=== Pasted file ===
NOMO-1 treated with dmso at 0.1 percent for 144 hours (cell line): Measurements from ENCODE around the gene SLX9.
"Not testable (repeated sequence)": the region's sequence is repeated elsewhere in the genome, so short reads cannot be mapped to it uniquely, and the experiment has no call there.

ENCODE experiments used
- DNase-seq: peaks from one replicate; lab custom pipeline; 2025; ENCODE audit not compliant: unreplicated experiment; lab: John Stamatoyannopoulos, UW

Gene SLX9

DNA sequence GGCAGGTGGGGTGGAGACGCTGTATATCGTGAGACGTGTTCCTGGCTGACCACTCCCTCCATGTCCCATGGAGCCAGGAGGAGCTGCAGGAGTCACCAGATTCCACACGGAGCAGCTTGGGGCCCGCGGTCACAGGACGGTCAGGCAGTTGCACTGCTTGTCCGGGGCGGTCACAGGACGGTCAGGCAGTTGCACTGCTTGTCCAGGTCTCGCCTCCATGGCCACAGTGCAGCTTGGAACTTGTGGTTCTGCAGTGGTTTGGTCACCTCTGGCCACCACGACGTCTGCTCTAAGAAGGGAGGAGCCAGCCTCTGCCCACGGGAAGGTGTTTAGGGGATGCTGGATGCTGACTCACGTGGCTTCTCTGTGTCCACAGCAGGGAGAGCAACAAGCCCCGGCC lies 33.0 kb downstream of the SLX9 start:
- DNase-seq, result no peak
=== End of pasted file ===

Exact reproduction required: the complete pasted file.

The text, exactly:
NOMO-1 treated with dmso at 0.1 percent for 144 hours (cell line): Measurements from ENCODE around the gene SLX9.
"Not testable (repeated sequence)": the region's sequence is repeated elsewhere in the genome, so short reads cannot be mapped to it uniquely, and the experiment has no call there.

ENCODE experiments used
- DNase-seq: peaks from one replicate; lab custom pipeline; 2025; ENCODE audit not compliant: unreplicated experiment; lab: John Stamatoyannopoulos, UW

Gene SLX9

DNA sequence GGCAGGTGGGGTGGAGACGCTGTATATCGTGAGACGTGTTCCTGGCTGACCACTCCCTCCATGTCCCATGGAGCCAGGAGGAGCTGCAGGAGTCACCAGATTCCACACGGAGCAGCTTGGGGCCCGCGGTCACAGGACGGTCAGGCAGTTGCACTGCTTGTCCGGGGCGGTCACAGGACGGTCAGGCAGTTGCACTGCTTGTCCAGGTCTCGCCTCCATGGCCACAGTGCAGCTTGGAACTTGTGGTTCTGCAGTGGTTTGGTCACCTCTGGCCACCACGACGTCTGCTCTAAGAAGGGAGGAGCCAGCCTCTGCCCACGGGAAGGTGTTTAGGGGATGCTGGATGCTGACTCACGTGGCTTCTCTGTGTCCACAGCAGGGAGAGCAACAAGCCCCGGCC lies 33.0 kb downstream of the SLX9 start:
- DNase-seq, result no peak